The 1980s were marked by the participation of Leo Seal, Jr., in many public and social activities that were highly beneficial to the state. Seal was instrumental in lobbying for a four-lane highway that gave greater access to the NASA test facility and the surrounding area. From 1961 to 1985, shipping activity in the Port of Gulfport increased, due in part to the tireless efforts of Seal, who had successfully lobbied to transfer the Gulf of Gulfport from municipal to state ownership. Perhaps one of the most important of Seal's efforts involved his support for local business. When national companies were close to finalizing plans to build or expand facilities in either Hancock or Harrison Counties, only to have the primary financial underwriter back out, Seal was able to arrange for financing through the Hancock Bank, thereby improving the region's business activity. Seal was also instrumental in rebuilding the surrounding community in the wake of the destruction caused by Hurricane Camille. Seal called together a meeting of all the mayors, company presidents, and CEOs of the counties hit hardest by the hurricane, and formed a group to present a unified and comprehensive redevelopment plan to the Mississippi state legislature and federal government.
The Hancock Holding Company was formed in 1984 for the purpose of acquiring Hancock Bank, and during the late 1980s and early 1990s continued its expansion through mergers and acquisitions. The company also began to exhibit a major presence in Louisiana by merging with the First State Bank, located in Baker, Louisiana. This merger provided Hancock with four more branches in East Baton Rouge Parish. Washington Bank and Trust Company, situated in Franklinton, Louisiana, was also purchased, adding another six branches in Washington Parish. Another major acquisition included the First National Bank of Denham Springs, Louisiana, bringing a total of seven branch offices in Livingston Parish under the wing of Hancock.
Hancock Holding Company has continued the tradition established by Leo Seal, Jr., to improve the welfare of the communities that its banks serve. The company was involved in many community development and education programs in the 1990s, the most important of which included educational loans and grants to Mississippi Gulf Coast Community College, University of Southern Mississippi-Gulf Coast, Pearl River Community College, Louisiana State University, the University of Southern Mississippi, Southern University, and William Carey College on the Coast.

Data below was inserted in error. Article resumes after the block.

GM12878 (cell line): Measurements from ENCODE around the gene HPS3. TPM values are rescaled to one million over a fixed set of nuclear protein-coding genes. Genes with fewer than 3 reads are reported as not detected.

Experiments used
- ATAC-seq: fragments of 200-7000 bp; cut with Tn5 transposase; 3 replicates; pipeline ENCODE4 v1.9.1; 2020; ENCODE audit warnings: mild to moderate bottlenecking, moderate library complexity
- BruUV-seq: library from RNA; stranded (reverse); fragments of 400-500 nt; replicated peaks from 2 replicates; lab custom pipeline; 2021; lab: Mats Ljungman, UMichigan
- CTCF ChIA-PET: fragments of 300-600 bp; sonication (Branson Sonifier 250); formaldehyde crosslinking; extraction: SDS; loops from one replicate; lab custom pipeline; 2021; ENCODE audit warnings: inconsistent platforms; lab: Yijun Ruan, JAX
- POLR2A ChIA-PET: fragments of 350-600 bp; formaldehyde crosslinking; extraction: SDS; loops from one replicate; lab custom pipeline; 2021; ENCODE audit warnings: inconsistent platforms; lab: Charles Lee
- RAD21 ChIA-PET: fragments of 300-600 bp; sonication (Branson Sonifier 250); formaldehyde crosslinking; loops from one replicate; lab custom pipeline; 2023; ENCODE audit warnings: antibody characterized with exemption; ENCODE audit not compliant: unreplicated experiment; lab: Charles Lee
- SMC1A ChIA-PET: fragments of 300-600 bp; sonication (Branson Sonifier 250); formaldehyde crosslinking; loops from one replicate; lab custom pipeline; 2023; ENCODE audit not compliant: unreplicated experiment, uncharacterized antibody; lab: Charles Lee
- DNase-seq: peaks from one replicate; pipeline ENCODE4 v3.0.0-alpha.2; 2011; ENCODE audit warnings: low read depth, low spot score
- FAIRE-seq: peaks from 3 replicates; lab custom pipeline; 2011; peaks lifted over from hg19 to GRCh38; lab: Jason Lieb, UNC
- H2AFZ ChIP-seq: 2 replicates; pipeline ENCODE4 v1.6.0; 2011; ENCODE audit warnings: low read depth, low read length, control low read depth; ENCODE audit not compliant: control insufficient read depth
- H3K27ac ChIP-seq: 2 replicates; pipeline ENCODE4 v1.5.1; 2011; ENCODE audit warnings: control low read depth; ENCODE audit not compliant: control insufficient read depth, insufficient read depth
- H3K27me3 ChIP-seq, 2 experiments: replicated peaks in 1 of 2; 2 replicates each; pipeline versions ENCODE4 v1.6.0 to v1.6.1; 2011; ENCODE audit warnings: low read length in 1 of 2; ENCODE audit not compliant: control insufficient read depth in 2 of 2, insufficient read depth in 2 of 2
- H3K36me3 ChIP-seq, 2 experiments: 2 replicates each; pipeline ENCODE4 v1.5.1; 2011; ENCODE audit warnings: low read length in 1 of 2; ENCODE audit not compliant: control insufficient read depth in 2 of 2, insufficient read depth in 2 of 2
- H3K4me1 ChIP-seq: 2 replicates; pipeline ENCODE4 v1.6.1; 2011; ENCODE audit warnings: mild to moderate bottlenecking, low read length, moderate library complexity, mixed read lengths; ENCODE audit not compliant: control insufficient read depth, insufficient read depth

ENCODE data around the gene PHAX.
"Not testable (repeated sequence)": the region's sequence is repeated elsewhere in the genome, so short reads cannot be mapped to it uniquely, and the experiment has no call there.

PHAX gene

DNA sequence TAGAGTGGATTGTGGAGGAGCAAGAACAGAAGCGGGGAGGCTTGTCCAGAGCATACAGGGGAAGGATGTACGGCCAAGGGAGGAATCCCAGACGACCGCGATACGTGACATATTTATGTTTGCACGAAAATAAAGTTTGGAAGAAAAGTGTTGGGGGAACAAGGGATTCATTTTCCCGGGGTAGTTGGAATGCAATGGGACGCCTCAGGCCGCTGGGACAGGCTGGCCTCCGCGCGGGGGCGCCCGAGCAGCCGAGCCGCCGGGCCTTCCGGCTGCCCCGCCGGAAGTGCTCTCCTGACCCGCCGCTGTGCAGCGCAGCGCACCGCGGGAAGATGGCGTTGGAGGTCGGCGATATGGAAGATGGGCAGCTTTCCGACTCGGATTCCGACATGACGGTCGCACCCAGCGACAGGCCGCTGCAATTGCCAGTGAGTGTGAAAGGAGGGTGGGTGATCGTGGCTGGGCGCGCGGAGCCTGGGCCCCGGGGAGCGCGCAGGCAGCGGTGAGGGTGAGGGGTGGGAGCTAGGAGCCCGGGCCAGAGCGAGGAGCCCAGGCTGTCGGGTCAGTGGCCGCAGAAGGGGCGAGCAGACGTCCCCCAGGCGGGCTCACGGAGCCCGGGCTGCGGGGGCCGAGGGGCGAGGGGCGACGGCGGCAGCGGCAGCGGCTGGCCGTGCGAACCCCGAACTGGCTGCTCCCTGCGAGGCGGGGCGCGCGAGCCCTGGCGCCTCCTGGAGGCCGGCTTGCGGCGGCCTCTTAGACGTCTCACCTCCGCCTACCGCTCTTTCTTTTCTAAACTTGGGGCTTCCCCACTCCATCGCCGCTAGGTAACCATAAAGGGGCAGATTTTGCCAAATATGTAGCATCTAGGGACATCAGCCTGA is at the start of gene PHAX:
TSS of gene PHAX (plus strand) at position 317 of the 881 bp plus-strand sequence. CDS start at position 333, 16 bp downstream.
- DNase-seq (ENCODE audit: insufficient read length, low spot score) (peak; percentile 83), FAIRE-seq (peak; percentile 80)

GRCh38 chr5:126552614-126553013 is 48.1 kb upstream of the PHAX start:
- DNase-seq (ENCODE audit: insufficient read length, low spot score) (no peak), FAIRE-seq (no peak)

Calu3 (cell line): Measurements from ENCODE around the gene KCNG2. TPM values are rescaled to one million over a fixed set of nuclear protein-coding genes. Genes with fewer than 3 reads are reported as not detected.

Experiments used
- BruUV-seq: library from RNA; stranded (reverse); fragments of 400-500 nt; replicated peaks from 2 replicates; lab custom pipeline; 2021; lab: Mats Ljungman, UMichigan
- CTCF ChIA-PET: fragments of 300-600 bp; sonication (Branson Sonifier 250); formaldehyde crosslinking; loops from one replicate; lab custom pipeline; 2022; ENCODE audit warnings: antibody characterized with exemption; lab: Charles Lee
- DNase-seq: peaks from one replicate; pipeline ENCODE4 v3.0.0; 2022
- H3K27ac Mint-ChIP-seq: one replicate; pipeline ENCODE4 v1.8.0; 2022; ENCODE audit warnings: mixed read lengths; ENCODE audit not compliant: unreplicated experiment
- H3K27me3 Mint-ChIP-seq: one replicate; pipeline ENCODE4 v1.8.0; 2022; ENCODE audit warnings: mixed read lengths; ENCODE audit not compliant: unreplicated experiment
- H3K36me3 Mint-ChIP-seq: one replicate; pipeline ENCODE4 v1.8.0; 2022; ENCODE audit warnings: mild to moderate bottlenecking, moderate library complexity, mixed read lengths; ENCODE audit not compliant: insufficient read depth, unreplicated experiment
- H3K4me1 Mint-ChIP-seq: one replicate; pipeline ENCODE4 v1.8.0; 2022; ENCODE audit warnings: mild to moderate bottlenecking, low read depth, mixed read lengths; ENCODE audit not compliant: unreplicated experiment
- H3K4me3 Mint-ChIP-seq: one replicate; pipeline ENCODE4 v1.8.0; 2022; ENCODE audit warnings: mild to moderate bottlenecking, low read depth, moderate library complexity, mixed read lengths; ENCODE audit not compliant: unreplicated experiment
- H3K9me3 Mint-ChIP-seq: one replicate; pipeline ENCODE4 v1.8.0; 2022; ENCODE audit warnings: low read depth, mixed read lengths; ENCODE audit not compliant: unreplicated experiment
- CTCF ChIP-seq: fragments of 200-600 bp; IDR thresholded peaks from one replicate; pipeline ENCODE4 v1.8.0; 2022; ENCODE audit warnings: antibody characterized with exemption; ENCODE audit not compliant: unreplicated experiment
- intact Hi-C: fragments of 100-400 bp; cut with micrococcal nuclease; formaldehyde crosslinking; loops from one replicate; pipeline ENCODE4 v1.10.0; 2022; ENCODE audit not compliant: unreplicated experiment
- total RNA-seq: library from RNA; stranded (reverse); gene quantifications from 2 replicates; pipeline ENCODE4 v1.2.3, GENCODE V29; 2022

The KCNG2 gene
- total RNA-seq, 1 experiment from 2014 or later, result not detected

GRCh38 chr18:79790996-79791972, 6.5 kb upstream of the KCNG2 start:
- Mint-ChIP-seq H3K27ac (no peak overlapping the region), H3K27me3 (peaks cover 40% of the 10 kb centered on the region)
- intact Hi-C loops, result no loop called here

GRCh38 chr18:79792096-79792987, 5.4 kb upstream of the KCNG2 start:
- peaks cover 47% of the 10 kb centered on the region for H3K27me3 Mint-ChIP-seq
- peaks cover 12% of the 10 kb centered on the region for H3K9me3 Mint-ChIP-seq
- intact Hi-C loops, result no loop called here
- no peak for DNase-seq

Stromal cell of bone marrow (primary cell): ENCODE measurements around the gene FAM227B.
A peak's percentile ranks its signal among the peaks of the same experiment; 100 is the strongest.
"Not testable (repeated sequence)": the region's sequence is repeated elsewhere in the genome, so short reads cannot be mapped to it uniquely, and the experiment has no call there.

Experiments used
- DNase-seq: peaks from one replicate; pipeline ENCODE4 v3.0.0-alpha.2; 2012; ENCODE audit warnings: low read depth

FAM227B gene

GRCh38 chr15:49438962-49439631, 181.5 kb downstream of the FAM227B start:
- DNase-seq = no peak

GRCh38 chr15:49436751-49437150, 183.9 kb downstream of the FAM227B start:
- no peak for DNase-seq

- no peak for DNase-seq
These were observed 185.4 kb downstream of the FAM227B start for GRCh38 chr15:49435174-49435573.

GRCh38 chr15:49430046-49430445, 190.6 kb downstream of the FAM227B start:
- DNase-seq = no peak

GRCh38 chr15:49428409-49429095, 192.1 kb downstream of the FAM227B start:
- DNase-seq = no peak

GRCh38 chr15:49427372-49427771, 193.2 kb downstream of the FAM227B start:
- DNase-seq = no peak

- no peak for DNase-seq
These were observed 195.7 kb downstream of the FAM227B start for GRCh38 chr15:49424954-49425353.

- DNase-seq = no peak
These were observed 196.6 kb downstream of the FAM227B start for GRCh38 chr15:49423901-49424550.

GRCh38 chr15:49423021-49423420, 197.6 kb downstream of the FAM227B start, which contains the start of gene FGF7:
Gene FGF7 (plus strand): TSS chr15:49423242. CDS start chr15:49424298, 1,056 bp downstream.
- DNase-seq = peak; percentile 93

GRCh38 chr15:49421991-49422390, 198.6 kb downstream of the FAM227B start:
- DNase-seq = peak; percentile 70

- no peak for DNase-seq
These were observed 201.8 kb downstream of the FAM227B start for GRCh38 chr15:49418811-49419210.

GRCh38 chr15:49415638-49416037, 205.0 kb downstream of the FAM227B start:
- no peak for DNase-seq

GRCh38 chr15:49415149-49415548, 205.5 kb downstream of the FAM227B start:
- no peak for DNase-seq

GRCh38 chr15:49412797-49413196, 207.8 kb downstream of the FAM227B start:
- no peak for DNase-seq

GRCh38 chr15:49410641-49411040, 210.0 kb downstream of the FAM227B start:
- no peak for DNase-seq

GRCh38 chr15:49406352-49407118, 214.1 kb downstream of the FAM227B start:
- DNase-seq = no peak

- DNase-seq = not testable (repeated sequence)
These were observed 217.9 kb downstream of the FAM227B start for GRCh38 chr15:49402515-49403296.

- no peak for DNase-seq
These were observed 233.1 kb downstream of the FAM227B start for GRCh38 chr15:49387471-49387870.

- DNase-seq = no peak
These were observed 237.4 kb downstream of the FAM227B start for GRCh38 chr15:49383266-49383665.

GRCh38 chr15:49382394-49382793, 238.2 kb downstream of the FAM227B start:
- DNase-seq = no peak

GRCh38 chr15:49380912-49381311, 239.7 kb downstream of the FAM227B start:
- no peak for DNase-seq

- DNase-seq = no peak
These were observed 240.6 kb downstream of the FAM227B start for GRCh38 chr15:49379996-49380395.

As it neared the turn of the 21st century, Hancock Holding Company was confident about its future. Assets continued to grow steadily, and the company's campaign to provide better services throughout the Mississippi and Louisiana gulf regions continued to improve. The company listed a total of 58 offices and 85 automatic teller machines in Mississippi and Louisiana in 1995. Although competition within the financial services industry was intense, by doing business primarily along the Gulf Coast of two states, Hancock Holding Company was well situated for the new millennium.
Principal Subsidiaries: Hancock Bank of Louisiana, Gulfport Building, Inc. of Mississippi, Hancock Insurance Agency, Hancock Bank Securities Corporation, Harrison Life Insurance Company (79%), Hancock Mortgage Corporation, Town Properties, Inc., Harrison Financial Services, Inc.
"Hancock Holding In A Louisiana Acquisition," American Banker, July 11, 1994, p. 6.
"Locally Owned Banks Offer Small Business Owners Superior Service," Bank Marketing, April 1993, pp. 43-45.
Marjanovic, Steven, "Major Investments Expected In New Product Development," American Banker, September 21, 1994, p. 12.
Meredith, Robyn, "FDIC Lets State Banks Do What National Banks Can't," American Banker, August 18, 1994, p. 2.
Seal, Leo., Jr., The Hancock Bank, Newcomen Society: New York, 1988.
"Supreme Court Allows State-Chartered Banking Subsidiaries To Sell Insurance," The New York Times, January 14, 1992, p. C8.
Source: International Directory of Company Histories, Vol. 15. St. James Press, 1996.